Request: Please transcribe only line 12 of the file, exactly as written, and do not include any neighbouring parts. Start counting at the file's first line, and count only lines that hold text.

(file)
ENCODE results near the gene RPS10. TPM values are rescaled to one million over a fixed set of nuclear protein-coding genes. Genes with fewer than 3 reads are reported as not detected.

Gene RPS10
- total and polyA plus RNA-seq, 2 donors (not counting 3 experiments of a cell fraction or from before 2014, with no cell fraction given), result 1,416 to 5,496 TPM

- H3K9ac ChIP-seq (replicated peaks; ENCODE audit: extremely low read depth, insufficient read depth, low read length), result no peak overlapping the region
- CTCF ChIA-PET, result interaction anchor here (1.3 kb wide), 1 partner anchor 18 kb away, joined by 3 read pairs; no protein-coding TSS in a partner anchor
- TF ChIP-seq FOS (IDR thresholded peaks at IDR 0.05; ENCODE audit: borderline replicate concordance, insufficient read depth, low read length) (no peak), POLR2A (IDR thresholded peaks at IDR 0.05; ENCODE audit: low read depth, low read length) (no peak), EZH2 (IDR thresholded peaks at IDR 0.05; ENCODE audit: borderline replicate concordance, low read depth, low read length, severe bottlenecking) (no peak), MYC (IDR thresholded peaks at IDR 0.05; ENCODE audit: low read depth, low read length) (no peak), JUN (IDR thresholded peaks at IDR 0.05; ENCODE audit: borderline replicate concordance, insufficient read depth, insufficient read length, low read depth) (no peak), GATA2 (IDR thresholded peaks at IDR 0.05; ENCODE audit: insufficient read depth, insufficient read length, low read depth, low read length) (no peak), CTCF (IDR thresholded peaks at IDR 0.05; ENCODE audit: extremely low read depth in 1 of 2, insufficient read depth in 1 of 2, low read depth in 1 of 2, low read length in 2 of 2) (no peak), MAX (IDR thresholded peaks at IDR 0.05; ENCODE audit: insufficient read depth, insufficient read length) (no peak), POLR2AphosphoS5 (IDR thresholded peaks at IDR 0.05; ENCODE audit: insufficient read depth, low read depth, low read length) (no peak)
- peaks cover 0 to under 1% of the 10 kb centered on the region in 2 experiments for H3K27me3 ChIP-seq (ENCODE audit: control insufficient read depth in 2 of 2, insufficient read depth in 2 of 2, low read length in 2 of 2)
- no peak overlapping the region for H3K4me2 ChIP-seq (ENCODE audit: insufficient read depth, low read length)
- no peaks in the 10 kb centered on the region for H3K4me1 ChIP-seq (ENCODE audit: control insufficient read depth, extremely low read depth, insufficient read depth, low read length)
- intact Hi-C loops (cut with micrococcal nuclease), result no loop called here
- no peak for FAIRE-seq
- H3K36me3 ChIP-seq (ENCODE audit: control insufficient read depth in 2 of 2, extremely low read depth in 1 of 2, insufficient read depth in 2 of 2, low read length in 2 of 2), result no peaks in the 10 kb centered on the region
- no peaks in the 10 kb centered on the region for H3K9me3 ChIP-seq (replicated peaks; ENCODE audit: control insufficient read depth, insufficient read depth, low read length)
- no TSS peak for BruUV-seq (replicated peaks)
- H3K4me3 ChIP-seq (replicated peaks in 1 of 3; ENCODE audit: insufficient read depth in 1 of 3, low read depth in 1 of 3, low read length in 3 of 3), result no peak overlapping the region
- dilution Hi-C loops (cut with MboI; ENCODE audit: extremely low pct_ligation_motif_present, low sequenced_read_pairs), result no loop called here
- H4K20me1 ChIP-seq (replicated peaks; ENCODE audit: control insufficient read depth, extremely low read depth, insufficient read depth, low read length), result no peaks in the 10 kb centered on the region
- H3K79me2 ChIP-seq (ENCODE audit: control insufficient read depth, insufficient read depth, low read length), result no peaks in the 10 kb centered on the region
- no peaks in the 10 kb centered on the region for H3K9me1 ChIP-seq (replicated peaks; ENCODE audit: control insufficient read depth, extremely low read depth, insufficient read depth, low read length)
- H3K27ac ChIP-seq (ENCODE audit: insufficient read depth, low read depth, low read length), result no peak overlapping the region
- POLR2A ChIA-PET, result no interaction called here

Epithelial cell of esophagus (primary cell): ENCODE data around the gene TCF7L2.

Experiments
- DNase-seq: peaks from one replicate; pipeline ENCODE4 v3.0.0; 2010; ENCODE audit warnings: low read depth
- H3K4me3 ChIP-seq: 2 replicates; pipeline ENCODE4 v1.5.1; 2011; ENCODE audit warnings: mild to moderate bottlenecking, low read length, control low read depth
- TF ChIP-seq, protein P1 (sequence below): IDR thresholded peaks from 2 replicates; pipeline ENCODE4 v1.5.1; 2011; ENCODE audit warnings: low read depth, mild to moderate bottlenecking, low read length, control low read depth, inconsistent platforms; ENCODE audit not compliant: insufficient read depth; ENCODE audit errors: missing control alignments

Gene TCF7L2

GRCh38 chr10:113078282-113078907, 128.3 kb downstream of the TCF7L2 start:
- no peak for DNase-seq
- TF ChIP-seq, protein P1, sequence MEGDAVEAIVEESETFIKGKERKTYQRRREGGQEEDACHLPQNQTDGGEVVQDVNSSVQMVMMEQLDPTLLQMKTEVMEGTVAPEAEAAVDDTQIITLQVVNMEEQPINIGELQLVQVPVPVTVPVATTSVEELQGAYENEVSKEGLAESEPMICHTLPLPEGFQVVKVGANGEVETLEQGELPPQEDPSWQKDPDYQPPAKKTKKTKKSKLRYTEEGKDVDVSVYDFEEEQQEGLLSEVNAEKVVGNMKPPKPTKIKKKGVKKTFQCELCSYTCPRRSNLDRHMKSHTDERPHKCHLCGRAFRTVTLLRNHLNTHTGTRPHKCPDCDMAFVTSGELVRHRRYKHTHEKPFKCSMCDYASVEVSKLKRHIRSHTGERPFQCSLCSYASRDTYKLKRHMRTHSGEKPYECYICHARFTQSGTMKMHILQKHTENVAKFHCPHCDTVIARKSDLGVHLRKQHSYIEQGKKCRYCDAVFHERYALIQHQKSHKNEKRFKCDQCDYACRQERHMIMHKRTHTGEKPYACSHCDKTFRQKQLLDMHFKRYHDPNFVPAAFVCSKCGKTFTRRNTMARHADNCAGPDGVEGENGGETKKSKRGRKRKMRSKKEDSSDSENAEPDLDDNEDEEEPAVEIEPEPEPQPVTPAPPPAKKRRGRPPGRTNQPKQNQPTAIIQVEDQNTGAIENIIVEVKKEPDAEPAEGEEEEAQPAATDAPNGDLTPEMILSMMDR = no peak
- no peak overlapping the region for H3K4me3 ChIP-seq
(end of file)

- H3K36me3 ChIP-seq (ENCODE audit: control insufficient read depth in 2 of 2, extremely low read depth in 1 of 2, insufficient read depth in 2 of 2, low read length in 2 of 2), result no peaks in the 10 kb centered on the region